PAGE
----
Science is not democratic

Republican candidate Rick Perry is being compared to George W. Bush, our most recent president from Texas. Here is one place the comparison breaks down. Perry is not campaigning to be the “Education President,” as Bush did. Whatever its merits, Bush was president when the “No child left behind” act became law. Based on Perry’s recent comments, it looks like he is more interested in leaving every child behind.

When a little boy in New Hampshire was prompted by his mother to ask Perry about evolution, Perry replied that it’s just a theory with gaps, and added, “In Texas, we teach both creationism and evolution. I figure you’re smart enough to figure out which one is right.” Perry, who likes to tell us the importance of following the Constitution, should know that it’s constitutional to teach creationism in a mythology class but not in a science class.

Apparently, Perry’s theory of science teaching is to tell children they are smart enough to figure out what is right and what is made up. Here are other scientific questions to ask small children: When you walk around, does the earth look flat or round? When you look at the sun in the morning and evening, does it look like the sun is moving around the earth or that the earth is moving around the sun at approximately 67,000 mph? Never mind the scientific consensus, you’re smart enough to just know.

Governor Perry is correct in saying that evolution is controversial. But the “controversy” is religious and political, not scientific. Perry and other anti-evolutionists should be asked questions like:

(1) How do scientists describe the theory of evolution by natural selection?

(2) How do scientists distinguish a hypothesis from a theory?

(3) As a scientific theory, how is creationism falsifiable?

An educated person should understand the rudiments of the scientific method. Creationism should no more be taught as an alternative to the theory of evolution by natural selection than should the “stork theory” be taught as an alternative to reproduction. Creationism is an alternative to Zeus or Krishna, not to Darwin.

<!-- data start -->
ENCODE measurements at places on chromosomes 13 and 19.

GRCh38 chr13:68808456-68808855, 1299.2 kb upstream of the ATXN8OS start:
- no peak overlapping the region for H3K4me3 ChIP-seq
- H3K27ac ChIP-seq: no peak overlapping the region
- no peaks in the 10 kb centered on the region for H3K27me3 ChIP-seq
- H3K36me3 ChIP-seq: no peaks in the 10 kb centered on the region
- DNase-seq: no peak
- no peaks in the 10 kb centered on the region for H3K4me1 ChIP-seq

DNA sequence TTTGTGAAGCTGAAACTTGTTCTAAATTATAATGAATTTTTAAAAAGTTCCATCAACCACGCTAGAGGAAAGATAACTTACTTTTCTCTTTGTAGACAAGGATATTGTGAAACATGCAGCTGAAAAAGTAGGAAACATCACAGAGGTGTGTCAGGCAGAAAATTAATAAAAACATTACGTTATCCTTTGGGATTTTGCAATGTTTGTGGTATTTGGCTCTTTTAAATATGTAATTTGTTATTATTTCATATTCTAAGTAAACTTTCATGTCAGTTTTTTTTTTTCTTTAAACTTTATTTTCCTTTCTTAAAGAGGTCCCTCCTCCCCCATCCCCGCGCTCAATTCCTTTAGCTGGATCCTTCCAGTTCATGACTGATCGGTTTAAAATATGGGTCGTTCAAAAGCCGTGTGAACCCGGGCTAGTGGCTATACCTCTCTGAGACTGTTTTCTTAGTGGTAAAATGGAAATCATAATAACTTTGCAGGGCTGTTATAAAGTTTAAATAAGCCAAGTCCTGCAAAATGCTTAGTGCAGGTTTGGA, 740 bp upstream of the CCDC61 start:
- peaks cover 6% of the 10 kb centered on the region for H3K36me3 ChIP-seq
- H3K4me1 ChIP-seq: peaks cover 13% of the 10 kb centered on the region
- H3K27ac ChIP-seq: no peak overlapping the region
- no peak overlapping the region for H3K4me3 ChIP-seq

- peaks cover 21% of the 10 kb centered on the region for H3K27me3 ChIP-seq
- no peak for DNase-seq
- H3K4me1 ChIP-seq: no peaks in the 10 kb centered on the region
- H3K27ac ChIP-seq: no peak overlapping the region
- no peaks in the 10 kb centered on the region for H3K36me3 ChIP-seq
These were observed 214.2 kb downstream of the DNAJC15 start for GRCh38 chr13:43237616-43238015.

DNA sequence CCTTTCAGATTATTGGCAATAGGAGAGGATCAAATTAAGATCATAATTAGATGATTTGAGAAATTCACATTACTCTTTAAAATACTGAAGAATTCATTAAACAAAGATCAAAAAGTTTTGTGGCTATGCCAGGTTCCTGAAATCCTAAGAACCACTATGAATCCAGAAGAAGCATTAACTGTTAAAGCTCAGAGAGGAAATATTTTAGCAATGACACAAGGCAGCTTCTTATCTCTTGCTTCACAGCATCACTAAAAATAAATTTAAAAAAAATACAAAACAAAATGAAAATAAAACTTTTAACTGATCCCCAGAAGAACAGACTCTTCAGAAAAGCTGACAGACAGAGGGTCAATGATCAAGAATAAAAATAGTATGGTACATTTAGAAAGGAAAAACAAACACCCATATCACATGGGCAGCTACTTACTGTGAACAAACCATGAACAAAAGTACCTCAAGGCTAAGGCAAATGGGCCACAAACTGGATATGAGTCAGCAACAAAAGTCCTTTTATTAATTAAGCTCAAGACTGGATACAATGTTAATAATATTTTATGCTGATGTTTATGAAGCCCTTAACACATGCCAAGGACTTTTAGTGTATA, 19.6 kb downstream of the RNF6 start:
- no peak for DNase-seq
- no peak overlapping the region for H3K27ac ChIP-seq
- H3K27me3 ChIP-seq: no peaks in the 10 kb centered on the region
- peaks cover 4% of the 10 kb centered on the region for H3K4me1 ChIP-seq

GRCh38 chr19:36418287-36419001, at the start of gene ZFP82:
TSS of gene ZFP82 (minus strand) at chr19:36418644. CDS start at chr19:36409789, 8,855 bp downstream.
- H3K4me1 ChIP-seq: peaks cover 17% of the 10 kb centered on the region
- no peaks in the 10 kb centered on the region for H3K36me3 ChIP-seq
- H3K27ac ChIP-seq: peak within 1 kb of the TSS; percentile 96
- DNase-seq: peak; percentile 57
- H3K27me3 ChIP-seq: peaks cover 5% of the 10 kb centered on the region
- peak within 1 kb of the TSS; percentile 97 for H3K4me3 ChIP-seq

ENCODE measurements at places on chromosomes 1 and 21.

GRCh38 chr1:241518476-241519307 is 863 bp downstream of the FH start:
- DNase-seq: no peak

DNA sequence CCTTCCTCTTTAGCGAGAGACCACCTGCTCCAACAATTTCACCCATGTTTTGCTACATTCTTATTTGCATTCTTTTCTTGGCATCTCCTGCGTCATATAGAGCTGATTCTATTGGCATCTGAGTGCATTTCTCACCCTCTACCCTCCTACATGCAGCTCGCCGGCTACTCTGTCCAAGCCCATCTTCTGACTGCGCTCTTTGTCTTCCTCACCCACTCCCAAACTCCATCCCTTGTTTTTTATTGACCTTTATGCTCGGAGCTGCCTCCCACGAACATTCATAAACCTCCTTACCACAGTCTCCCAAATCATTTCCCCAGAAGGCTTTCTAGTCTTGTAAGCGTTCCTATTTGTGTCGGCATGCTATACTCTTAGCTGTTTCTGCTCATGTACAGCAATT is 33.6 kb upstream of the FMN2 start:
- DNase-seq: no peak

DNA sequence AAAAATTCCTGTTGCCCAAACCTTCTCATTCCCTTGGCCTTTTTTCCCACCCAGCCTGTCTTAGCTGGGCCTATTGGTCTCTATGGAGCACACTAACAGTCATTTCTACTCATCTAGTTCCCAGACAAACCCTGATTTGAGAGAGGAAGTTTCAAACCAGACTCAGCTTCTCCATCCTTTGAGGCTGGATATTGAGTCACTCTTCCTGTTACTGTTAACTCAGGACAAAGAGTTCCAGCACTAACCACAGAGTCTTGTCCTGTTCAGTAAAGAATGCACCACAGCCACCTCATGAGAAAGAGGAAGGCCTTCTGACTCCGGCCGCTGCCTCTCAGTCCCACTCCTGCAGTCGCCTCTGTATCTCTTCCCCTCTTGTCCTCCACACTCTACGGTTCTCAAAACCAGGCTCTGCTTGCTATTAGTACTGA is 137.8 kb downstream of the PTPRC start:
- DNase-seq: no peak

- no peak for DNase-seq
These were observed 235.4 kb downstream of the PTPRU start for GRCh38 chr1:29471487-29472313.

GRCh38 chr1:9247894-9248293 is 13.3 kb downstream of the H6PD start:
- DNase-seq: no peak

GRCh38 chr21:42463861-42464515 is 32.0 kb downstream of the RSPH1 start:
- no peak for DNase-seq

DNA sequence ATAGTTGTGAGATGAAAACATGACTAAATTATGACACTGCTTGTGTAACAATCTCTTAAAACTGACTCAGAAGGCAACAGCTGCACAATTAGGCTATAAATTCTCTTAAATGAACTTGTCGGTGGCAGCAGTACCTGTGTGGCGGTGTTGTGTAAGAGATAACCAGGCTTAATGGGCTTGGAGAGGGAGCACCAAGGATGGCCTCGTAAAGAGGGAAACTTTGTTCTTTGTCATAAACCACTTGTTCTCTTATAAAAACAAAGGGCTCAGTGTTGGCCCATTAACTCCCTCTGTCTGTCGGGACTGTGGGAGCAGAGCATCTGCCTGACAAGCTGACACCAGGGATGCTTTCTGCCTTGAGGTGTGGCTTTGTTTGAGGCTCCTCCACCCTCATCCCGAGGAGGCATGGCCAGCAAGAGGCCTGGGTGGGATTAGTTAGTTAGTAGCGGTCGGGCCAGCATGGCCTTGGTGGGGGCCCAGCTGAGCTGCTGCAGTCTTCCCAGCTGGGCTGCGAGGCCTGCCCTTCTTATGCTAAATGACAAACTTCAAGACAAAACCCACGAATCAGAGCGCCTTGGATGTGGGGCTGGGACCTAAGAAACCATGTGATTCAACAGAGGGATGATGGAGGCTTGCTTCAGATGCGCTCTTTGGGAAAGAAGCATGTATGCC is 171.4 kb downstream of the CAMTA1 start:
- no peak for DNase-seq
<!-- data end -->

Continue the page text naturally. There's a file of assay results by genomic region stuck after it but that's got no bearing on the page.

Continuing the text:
Only 38% of Americans say they believe in evolution, and far too many politicians are either among the other 62% or pander to them. This, to me, is evidence that democracy works best when we have an informed electorate. I agree with Winston Churchill: “Democracy is the worst form of government except all the others that have been tried.” However, science is not and should not become democratic. If 100 million people believe a wrong thing, it is still a wrong thing.

I’m even uncomfortable with the way the poll question was phrased. Evolution is not a belief; it is confirmed through scientific investigation. We don’t take polls asking people if they “believe” in gravity, though the theory of evolution is better understood by scientists than is the theory of gravity.

Some religions may feel threatened by evolution not only because it flatly contradicts a biblical worldview, but also because we now understand that the first creatures who can be called human inherited their DNA from creatures who could not be called human. The first mammals got their DNA from their reptilian ancestors. And so it goes back to the first single-celled organism. I leave it for religious people to decide where a “soul” enters this picture (and whether they want to believe in DNA).

Adults are free to make decisions for themselves, but I’m disturbed by what is happening in our educational system today. Given how the influential Religious Right opposes the teaching of evolution, or any scientific and social view that conflicts with a literal interpretation of the Bible, we are becoming one nation undereducated.

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About Herb Silverman

Herb Silverman is Founder and President of the Secular Coalition for America, and founder of the Secular Humanists of the Lowcountry in Charleston, South Carolina. He was founder and faculty advisor to the College of Charleston student Atheist/Humanist Alliance. He is a board member of the American Humanist Association as well as a Humanist Celebrant, advisory board member of the Secular Student Alliance, and member of the Advisory Council of Americans United for Separation of Church and State. He has served on the boards of the Atheist Alliance and the Humanist Institute. He has written for "On Faith" at the Washington Post and for the Huffington Post. He has spoken at a number of conferences and written articles for many freethought publications. He has appeared in a number of debates on topics like: Can we be moral without God? Does God exist? Is America a Christian nation? He has also debated at the Oxford Union in Oxford, England on the topic: Does American Religion Undermine American Values? Here is information on his recent book, Candidate Without a Prayer: An Autobiography of a Jewish Atheist in the Bible Belt